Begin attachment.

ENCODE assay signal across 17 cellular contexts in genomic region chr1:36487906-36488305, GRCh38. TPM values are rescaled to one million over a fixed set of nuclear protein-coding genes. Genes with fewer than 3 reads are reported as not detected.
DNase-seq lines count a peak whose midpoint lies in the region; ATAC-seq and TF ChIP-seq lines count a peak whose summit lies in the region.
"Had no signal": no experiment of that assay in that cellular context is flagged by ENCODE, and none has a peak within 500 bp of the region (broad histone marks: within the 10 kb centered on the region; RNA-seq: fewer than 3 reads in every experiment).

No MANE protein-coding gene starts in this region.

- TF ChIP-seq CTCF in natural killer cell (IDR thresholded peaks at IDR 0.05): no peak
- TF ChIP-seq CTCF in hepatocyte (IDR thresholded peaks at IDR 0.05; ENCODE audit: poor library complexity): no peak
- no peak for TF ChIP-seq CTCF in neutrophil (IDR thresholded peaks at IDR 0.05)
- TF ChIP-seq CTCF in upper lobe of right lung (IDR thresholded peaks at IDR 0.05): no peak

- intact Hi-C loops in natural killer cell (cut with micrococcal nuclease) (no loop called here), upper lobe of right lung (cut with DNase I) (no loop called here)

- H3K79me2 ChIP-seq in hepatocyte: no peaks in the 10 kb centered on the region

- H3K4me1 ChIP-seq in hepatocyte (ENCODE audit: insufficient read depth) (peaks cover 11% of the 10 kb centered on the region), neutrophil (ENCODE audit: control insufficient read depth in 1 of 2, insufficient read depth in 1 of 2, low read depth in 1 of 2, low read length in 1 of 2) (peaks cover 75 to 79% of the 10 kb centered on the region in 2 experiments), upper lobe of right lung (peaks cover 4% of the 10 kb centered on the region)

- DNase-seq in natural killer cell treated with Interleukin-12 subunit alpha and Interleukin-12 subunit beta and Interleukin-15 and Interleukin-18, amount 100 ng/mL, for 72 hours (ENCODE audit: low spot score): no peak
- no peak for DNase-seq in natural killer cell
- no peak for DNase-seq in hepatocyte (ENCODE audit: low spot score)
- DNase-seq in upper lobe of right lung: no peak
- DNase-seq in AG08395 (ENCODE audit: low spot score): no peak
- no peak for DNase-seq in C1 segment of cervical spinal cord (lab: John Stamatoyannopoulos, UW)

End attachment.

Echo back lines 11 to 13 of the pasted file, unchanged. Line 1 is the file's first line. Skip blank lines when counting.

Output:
- H3K4me1 ChIP-seq in hepatocyte (ENCODE audit: insufficient read depth) (peaks cover 11% of the 10 kb centered on the region), neutrophil (ENCODE audit: control insufficient read depth in 1 of 2, insufficient read depth in 1 of 2, low read depth in 1 of 2, low read length in 1 of 2) (peaks cover 75 to 79% of the 10 kb centered on the region in 2 experiments), upper lobe of right lung (peaks cover 4% of the 10 kb centered on the region)

- DNase-seq in natural killer cell treated with Interleukin-12 subunit alpha and Interleukin-12 subunit beta and Interleukin-15 and Interleukin-18, amount 100 ng/mL, for 72 hours (ENCODE audit: low spot score): no peak
- no peak for DNase-seq in natural killer cell